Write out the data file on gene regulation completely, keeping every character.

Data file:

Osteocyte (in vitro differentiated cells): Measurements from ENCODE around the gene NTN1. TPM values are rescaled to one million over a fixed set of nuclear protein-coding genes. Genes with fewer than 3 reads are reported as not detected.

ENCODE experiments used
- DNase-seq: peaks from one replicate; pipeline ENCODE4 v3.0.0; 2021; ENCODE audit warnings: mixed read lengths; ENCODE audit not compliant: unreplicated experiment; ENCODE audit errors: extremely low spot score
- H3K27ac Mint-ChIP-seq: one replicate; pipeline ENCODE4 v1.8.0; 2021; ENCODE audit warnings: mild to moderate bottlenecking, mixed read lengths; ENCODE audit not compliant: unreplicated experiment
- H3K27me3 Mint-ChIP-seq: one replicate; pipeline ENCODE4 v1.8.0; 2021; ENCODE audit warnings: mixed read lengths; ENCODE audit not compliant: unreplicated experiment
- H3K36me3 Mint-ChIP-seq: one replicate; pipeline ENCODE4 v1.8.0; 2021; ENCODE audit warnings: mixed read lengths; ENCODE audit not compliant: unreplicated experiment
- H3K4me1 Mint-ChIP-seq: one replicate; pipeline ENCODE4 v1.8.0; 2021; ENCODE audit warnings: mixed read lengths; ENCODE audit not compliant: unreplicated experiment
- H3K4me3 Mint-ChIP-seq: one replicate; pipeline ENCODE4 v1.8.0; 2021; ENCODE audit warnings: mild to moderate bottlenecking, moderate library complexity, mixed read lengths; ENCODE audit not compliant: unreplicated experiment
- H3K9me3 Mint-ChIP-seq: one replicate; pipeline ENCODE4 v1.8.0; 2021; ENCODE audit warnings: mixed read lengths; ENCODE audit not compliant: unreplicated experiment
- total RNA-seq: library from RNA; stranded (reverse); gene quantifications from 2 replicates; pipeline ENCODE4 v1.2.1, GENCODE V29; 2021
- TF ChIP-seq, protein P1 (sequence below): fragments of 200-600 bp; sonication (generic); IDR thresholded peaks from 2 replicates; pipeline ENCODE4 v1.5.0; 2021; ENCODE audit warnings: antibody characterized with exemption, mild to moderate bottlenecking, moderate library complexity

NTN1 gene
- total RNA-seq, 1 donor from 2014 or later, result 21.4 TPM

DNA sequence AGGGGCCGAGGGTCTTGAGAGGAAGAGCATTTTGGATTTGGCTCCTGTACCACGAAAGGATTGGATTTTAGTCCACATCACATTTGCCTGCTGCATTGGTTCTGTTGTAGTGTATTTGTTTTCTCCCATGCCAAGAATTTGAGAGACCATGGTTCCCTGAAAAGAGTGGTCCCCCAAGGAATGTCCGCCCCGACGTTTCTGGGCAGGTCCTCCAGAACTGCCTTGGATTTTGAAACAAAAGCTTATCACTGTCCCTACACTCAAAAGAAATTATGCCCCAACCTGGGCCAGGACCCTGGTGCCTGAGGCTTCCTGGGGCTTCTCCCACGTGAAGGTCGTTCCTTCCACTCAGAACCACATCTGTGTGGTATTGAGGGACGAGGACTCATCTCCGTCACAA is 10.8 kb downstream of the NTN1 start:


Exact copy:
Osteocyte (in vitro differentiated cells): Measurements from ENCODE around the gene NTN1. TPM values are rescaled to one million over a fixed set of nuclear protein-coding genes. Genes with fewer than 3 reads are reported as not detected.

ENCODE experiments used
- DNase-seq: peaks from one replicate; pipeline ENCODE4 v3.0.0; 2021; ENCODE audit warnings: mixed read lengths; ENCODE audit not compliant: unreplicated experiment; ENCODE audit errors: extremely low spot score
- H3K27ac Mint-ChIP-seq: one replicate; pipeline ENCODE4 v1.8.0; 2021; ENCODE audit warnings: mild to moderate bottlenecking, mixed read lengths; ENCODE audit not compliant: unreplicated experiment
- H3K27me3 Mint-ChIP-seq: one replicate; pipeline ENCODE4 v1.8.0; 2021; ENCODE audit warnings: mixed read lengths; ENCODE audit not compliant: unreplicated experiment
- H3K36me3 Mint-ChIP-seq: one replicate; pipeline ENCODE4 v1.8.0; 2021; ENCODE audit warnings: mixed read lengths; ENCODE audit not compliant: unreplicated experiment
- H3K4me1 Mint-ChIP-seq: one replicate; pipeline ENCODE4 v1.8.0; 2021; ENCODE audit warnings: mixed read lengths; ENCODE audit not compliant: unreplicated experiment
- H3K4me3 Mint-ChIP-seq: one replicate; pipeline ENCODE4 v1.8.0; 2021; ENCODE audit warnings: mild to moderate bottlenecking, moderate library complexity, mixed read lengths; ENCODE audit not compliant: unreplicated experiment
- H3K9me3 Mint-ChIP-seq: one replicate; pipeline ENCODE4 v1.8.0; 2021; ENCODE audit warnings: mixed read lengths; ENCODE audit not compliant: unreplicated experiment
- total RNA-seq: library from RNA; stranded (reverse); gene quantifications from 2 replicates; pipeline ENCODE4 v1.2.1, GENCODE V29; 2021
- TF ChIP-seq, protein P1 (sequence below): fragments of 200-600 bp; sonication (generic); IDR thresholded peaks from 2 replicates; pipeline ENCODE4 v1.5.0; 2021; ENCODE audit warnings: antibody characterized with exemption, mild to moderate bottlenecking, moderate library complexity

NTN1 gene
- total RNA-seq, 1 donor from 2014 or later, result 21.4 TPM

DNA sequence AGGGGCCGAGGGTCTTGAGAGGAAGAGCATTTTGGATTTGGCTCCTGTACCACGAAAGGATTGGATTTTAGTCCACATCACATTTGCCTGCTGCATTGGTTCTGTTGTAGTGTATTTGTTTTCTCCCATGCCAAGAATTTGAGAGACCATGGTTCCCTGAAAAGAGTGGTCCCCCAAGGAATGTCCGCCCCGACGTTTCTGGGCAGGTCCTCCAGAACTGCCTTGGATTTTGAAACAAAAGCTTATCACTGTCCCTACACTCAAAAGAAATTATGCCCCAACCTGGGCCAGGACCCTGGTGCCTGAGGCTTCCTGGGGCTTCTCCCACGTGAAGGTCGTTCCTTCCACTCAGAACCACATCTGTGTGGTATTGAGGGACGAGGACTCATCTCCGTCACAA is 10.8 kb downstream of the NTN1 start: